Belarusians Protest ‘Parasite Tax’
Saved under Eastern Europe & Central Asia, Eastern Europe & Central Asia Report
Tags: Belarus, Protests, Tax
Starting on February 19, as many as 2,500 Belarusians took to the street to protest a so-called parasite tax. The parasite tax requires citizens who have not worked for more than 183 days to pay an additional flat tax of $200, which, in Belarus, is more than half the average monthly salary. Of the 470,000 people reportedly affected by the law, only 10 percent have paid the tax. The government stated that the tax is intended to prevent people from living off the state, and, according to Radio Free Europe, the tax does not affect people who are currently looking for work or are homemakers.
Radio Free Europe also reports that “about 60,000 people have signed a petition opposing the law.” The site claims that citizens are using the law as a pretext to show opposition to the Lukashenko government.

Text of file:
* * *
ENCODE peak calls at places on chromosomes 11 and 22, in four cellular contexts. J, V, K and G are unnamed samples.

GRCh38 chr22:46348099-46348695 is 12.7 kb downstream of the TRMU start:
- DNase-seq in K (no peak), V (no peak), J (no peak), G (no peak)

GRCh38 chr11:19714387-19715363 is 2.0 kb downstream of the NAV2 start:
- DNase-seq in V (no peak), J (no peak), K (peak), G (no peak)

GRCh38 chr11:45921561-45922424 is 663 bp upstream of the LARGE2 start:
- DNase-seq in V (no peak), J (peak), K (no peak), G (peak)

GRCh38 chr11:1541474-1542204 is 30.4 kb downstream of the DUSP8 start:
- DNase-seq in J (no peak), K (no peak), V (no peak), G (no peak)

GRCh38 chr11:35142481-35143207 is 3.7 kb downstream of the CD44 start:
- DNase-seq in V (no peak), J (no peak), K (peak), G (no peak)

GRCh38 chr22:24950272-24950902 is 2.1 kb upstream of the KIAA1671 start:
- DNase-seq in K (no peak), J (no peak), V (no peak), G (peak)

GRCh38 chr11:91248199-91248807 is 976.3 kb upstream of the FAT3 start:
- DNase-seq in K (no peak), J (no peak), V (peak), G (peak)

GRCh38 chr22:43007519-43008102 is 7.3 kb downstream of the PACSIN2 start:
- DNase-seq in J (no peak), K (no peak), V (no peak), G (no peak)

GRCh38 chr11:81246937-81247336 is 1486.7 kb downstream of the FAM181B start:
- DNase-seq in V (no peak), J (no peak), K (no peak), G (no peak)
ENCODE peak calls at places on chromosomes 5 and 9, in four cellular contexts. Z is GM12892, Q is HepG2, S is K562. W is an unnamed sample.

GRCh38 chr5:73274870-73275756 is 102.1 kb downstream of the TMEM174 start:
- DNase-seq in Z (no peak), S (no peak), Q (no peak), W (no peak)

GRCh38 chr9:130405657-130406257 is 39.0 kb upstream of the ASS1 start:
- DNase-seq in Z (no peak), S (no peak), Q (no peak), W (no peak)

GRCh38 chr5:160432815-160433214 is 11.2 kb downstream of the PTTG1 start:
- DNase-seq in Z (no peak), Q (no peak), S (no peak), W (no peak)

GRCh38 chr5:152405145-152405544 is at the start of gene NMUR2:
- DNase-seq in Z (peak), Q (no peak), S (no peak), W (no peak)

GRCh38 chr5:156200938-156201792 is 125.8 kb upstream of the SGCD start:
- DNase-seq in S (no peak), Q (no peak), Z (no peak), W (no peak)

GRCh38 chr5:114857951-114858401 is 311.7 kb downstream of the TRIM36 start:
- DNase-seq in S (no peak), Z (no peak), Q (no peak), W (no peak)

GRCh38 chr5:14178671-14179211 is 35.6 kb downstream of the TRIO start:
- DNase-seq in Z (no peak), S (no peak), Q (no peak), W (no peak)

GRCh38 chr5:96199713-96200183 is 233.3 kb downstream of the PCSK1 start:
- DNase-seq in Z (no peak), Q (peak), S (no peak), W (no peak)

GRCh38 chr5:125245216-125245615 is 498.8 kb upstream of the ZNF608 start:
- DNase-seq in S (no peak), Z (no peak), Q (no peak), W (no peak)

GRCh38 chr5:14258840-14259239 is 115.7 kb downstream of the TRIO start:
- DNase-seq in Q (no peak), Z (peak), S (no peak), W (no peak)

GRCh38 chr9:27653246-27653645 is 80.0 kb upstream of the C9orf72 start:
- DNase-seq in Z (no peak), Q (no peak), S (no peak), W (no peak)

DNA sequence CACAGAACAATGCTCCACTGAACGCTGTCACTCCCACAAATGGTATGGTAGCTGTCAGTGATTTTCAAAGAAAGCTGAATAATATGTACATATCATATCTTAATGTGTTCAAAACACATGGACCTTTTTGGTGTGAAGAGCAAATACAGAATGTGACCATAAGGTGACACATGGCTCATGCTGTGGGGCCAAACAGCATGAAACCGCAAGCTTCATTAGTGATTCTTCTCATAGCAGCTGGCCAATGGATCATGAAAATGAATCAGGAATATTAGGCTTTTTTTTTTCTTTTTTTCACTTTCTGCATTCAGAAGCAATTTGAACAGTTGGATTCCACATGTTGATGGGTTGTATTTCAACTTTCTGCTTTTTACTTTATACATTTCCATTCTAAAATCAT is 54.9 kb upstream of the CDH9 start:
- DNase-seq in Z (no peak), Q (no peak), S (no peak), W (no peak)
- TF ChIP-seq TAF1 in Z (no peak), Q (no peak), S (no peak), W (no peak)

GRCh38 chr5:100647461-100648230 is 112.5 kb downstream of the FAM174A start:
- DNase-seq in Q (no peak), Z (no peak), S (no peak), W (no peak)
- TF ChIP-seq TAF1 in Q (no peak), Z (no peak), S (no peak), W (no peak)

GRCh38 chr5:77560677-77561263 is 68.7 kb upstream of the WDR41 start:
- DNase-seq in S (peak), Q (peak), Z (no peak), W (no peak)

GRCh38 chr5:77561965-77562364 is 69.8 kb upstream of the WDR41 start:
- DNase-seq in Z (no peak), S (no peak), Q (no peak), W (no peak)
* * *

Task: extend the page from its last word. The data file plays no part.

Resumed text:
The protests over the parasite tax are the largest since 2011, which may be because of the growing dissatisfaction with Lukashenko, who has been president of Belarus for two decades. According to Deutsche Welle, the country has also been in a recession due to low oil prices and an economic downturn in Russia, where many Belarusians work.
While the protests are technically unauthorized, authorities are tolerating them. Whether the protests will have any impact on the law remains to be seen.